Editorial

Why we support the Cape Schools bond issue

Thursday, March 21, 2019

The Cape Girardeau School District is riding momentum.

In just a few years, the graduation rate has elevated from the high 60s to the high 80s percentile.

School attendance averages are climbing, particularly at schools with the most at-risk populations.

Jefferson School is in the midst of transforming to a STREAM school, with a more hands-on, real-world approach to curriculum. The district for years has been following data to help identify students who are beginning to slip through the cracks. Reading programs, mentorship programs and even athletics are improving from top to bottom over recent years. Still far from perfect, Centralís schools are getting better.

A tax initiative before voters April 2 will keep the momentum going, and potentially take the district and city to another important level.

Itís worth noting the process has not been perfect. The cornerstone project, an indoor aquatics facility, has garnered almost all of the attention. The process isnít perfect, because the plan isnít laid out with specifics. Like the citywide parks vote that passed easily, itís not yet known how big the facility will be, nor how much money will go toward it. The vote calls for a $4 million commitment to add to the $6 million passed by the city voters, and itís known that $10 million is not enough to build the desired facility and more private funding will need to be raised to reach the target amount. Voters here are accustomed to knowing more details than what so far has been laid out with this project, and some factions are concerned the new facility will not be as big, and therefore useful, as the current aging facility at the junior high. What we know is this project, if voters pass the bond issue, will be built near Jefferson School, right off Highway 74, across from Shawnee Park. The idea is such an investment in the south side of the city will be transformative for the children who live in that part of the city, with different levels of programming. Such a facility was built as part of a Purpose Built Community initiative in Atlanta, which has turned that part of the city around.

After learning more about the possibilities of the facility, the location at Jefferson does seem to be the best place to do the most good in Cape Girardeau. The potential benefits of this location outweigh the potential benefits of other mentioned locations. If other nearby schools in the future would decide to use the facility and help pay for operations, itís still located at an easy location, basically one turn off the Interstate.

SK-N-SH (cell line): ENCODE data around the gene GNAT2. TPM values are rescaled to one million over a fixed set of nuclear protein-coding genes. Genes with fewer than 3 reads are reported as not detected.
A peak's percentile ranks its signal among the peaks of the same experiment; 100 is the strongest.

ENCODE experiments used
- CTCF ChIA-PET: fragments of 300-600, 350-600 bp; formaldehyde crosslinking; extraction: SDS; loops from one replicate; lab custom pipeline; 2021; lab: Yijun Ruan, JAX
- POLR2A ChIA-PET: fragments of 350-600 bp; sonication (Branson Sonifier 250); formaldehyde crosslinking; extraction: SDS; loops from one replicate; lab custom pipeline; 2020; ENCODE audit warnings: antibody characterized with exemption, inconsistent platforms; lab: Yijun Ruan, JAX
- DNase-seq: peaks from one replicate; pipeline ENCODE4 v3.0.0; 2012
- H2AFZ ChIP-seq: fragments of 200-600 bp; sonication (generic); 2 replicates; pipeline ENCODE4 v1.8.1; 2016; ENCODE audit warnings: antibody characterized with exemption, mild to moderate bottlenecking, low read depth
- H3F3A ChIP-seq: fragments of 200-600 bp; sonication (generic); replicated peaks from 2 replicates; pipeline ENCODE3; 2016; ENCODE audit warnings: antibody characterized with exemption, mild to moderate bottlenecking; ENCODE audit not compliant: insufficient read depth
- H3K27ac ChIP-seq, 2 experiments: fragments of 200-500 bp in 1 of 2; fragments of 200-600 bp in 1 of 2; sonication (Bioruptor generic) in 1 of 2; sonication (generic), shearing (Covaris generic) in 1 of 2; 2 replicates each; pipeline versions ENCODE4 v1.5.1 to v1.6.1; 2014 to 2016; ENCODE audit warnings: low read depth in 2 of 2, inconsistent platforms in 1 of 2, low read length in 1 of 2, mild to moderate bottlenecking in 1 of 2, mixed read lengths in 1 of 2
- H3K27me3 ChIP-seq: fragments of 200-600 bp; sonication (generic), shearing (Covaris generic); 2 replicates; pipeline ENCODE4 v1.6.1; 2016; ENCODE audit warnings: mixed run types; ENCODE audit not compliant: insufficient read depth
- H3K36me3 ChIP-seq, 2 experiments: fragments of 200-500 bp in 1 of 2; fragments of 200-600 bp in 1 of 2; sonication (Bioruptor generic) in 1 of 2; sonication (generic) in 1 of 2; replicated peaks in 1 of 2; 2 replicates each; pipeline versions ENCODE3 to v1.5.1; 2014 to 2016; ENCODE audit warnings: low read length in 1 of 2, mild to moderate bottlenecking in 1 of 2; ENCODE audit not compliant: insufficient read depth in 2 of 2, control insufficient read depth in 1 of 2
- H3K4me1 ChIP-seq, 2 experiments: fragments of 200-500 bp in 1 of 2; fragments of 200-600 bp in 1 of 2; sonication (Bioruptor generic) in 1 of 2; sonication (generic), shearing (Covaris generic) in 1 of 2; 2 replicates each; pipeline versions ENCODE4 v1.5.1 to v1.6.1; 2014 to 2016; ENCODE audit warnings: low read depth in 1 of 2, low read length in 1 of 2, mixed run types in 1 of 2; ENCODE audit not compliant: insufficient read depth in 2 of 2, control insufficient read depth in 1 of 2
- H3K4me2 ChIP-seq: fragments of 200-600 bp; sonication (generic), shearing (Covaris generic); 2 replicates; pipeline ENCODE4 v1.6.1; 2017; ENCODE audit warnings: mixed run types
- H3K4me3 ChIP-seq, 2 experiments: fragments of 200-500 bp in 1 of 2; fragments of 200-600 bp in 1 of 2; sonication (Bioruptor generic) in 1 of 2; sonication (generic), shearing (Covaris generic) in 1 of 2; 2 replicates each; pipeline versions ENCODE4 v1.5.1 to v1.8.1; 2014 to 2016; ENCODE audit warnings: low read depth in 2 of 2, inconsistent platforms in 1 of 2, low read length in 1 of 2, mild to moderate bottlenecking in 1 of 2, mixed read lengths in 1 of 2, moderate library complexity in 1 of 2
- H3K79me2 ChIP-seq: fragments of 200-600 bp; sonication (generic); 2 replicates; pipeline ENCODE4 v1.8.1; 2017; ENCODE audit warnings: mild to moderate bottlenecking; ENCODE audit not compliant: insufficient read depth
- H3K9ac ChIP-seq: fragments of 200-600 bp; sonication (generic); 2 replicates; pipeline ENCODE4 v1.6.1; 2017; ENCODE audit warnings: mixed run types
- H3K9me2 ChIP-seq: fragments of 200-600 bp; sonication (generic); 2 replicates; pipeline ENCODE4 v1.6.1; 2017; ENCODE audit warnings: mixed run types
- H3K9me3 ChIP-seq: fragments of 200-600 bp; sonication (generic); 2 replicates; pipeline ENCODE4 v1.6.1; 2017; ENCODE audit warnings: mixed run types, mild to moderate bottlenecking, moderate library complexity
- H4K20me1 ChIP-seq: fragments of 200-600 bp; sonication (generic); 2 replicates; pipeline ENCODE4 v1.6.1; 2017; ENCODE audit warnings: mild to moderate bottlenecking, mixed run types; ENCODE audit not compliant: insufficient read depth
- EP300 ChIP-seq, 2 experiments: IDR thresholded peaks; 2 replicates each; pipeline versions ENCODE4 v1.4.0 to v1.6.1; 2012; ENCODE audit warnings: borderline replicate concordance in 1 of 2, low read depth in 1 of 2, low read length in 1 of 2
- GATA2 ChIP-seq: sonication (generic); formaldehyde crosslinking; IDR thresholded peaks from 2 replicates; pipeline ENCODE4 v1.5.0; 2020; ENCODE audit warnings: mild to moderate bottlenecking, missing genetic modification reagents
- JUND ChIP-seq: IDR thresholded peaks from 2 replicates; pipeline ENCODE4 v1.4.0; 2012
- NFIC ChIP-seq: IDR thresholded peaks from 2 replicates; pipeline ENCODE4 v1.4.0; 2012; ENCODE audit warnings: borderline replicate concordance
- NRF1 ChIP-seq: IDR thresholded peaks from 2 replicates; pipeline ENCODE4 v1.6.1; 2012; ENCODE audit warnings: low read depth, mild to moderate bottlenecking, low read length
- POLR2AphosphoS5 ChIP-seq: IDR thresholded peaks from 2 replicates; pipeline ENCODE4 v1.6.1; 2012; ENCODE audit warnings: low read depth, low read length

The school district and the city of Cape Girardeau have earned the benefit of the doubt, having fulfilled tax promises over the years, usually doing better than projected budgetary expectations. The aquatics facility has evolved in scope and purpose over the last year-plus, but we believe leadership at the city and schools will build a good facility and collaboratively put it to good use.

Somewhat lost in all the debate over the aquatics facility is the importance of several other projects, including a $1.5 million early childhood facility, also at Jefferson, that could be transformative for many families. The facility will offer daycare. And the district looks poised to land a $8 million grant over five years to operate the facility. Not only might this help parents keep more of their paychecks, but it will also help address early educational development and help prepare children for kindergarten.

Other projects within the tax plan include repairing roofs and parking lots at other schools.

This tax plan is the third of a three-phase plan. It is a $12 million proposal, which follows two other much more expensive proposals that built a new gymnasium, a performing arts center, a new football facility and, among other things, upgraded the safety and security at all the schools. The aquatics center is but a small piece of the overall pie. A no vote would be a huge lost opportunity. The facility will have to be built somewhere. Jefferson is a good location, and actually an improved location for Central High School swimmers.

Meanwhile, the early childhood facility is too important to pass on, and the passage of the tax will likely allow for more dollars to be secured from private and public grants.

The bond issue will keep the momentum going at Central schools. It will help the education of the students and the long-term success of our children.

We join other organizations such as the Chamber of Commerce and the Southeast Missouri REALTORS in endorsing Proposition Y on the April 2 ballot.

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